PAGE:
The German event cites rising costs and "laws and tax regulations [that don't] support underground artistic concepts like ours anymore."
After seven years, the German festival, which is listed in our top festivals guide for July, will close with next month's edition, which starts July 4th. Dasha Rush, Kangding Ray, Rrose, Shackleton, Cio D'Or and Takaaki Itoh are among those booked to perform.
The Freqs Of Nature team says their reasons for closing include the rising production costs, as they do not want to become more commercial. "This project is way too dear and too precious to be running it down or turning it into something we never wanted it to be." They also cite changes in laws and tax regulations that do "not support an underground artistic concept like ours anymore," adding: "For us to follow all the new regulations to the bureaucratic extent [takes] too much time and leaves less and less room for our creative work."
This cancellation comes after another long-running festival has called it quits. The Netherlands' Extrema Outdoor will end after more than 20 years, cancelling its July edition. The reasons they gave include licensing problems with their new location and an oversaturated festival market.
Read an except from Freqs Of Nature's statement. (Full statement here.)
"To quit while you're ahead or as we say in German: Aufhören wenns am schönsten ist. ...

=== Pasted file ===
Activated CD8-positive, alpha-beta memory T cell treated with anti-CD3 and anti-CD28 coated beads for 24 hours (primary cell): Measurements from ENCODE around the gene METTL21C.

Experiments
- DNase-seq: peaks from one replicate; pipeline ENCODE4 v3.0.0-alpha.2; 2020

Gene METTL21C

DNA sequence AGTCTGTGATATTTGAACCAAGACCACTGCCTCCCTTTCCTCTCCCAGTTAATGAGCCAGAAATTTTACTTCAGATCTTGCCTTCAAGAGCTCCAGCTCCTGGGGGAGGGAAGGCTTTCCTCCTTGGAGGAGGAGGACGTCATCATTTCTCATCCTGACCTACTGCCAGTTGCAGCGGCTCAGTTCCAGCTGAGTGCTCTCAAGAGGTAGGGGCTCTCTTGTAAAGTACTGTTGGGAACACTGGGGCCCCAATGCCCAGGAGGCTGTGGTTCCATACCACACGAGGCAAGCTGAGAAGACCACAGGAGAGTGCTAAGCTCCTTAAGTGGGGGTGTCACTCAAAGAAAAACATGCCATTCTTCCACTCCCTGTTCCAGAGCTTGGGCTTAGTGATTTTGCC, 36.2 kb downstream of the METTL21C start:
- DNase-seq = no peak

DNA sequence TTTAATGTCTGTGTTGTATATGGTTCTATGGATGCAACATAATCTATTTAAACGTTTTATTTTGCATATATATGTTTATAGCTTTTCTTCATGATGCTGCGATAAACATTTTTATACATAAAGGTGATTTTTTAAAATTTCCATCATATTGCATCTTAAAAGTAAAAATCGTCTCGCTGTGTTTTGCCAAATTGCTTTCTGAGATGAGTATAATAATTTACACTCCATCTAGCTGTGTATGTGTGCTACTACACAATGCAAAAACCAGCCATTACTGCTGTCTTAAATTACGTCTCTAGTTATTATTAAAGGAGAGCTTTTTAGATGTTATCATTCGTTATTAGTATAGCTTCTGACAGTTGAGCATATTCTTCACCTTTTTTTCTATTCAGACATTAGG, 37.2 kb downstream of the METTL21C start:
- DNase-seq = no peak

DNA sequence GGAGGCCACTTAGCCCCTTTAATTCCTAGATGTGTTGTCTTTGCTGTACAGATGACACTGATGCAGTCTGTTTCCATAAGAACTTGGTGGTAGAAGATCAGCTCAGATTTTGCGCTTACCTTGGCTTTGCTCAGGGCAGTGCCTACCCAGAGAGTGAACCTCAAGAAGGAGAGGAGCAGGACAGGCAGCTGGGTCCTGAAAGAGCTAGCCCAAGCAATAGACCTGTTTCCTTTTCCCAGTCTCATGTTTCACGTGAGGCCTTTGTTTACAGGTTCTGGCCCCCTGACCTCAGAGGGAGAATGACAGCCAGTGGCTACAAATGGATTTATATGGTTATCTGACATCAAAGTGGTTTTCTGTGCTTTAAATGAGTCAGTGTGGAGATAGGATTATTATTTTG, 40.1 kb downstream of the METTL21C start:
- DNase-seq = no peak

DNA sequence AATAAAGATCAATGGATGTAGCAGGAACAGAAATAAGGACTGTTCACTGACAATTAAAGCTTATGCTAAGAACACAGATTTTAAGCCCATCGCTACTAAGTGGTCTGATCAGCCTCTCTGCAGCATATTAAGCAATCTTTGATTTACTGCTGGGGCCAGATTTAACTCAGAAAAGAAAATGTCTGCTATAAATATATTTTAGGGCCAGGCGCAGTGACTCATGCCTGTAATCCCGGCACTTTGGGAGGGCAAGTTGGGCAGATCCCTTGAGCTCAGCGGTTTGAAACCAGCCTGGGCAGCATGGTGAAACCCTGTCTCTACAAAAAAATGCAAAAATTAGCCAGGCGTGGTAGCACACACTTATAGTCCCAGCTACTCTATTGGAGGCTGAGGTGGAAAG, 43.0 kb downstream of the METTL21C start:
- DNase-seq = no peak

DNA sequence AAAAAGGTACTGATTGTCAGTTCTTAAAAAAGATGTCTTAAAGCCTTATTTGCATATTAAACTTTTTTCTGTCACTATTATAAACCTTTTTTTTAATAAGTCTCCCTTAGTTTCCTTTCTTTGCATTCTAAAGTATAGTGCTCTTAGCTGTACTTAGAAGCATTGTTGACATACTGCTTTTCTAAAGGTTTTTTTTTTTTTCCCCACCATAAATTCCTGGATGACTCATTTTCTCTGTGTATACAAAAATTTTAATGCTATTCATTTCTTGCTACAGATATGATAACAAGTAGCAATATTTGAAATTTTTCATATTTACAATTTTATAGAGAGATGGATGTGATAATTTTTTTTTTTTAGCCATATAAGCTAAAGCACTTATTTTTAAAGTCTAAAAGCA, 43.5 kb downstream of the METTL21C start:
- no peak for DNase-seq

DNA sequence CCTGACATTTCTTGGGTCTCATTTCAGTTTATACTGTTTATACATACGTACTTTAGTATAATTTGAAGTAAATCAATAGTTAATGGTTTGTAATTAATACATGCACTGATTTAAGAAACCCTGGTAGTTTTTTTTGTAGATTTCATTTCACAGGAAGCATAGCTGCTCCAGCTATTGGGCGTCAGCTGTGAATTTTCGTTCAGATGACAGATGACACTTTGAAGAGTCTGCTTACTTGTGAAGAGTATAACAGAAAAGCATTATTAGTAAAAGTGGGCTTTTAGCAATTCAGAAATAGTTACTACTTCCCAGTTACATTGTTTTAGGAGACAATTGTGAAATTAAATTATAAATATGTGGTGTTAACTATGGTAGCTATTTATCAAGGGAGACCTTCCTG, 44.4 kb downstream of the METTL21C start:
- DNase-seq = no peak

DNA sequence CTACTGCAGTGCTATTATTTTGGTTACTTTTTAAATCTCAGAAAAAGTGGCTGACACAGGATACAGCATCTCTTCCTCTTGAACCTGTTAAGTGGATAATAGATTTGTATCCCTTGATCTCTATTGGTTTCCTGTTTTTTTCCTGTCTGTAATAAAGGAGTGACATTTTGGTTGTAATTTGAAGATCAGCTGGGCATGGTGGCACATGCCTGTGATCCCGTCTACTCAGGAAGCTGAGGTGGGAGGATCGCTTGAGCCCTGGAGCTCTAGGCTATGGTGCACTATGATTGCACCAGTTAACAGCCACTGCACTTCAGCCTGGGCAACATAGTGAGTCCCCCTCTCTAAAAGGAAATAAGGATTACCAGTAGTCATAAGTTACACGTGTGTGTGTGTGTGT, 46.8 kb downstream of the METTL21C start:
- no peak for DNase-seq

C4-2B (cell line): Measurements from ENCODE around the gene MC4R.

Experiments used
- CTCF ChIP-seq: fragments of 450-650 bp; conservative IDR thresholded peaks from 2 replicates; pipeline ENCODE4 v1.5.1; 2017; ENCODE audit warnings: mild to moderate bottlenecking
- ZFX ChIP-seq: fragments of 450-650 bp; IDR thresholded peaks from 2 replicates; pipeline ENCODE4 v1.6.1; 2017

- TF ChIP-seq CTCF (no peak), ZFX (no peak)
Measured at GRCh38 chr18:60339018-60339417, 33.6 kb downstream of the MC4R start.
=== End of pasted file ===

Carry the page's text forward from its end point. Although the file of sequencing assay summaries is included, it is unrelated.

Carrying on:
The main reason we are ending this project is that we feel we have achieved what we wanted with this concept and that we got, with this year's lineup and creative concept, to our personal visionary maximum! We just don't want to do what many others did and keep riding a successful concept just for economical reasons.
We also reached a point, by constant processing and bringing things to newer levels, that costs are raising constantly, but the amount of guests have been staying the same, and again, we would need to become more commercial to support the always-growing extent of the festival program. Freqs Of Nature has always been about innovating, experimenting, exploring and evolving, and to us, this project is way too dear and too precious to be running it down or turning it into something we never wanted it to be.
Another factor is that times have changed over the last eight years that we have worked on this project, and many things, such as laws and tax regulations, are not supporting an underground artistic concept like ours anymore. For us to follow all the new regulations to the bureaucratic extent [takes] too much time and leaves less and less room for our creative work."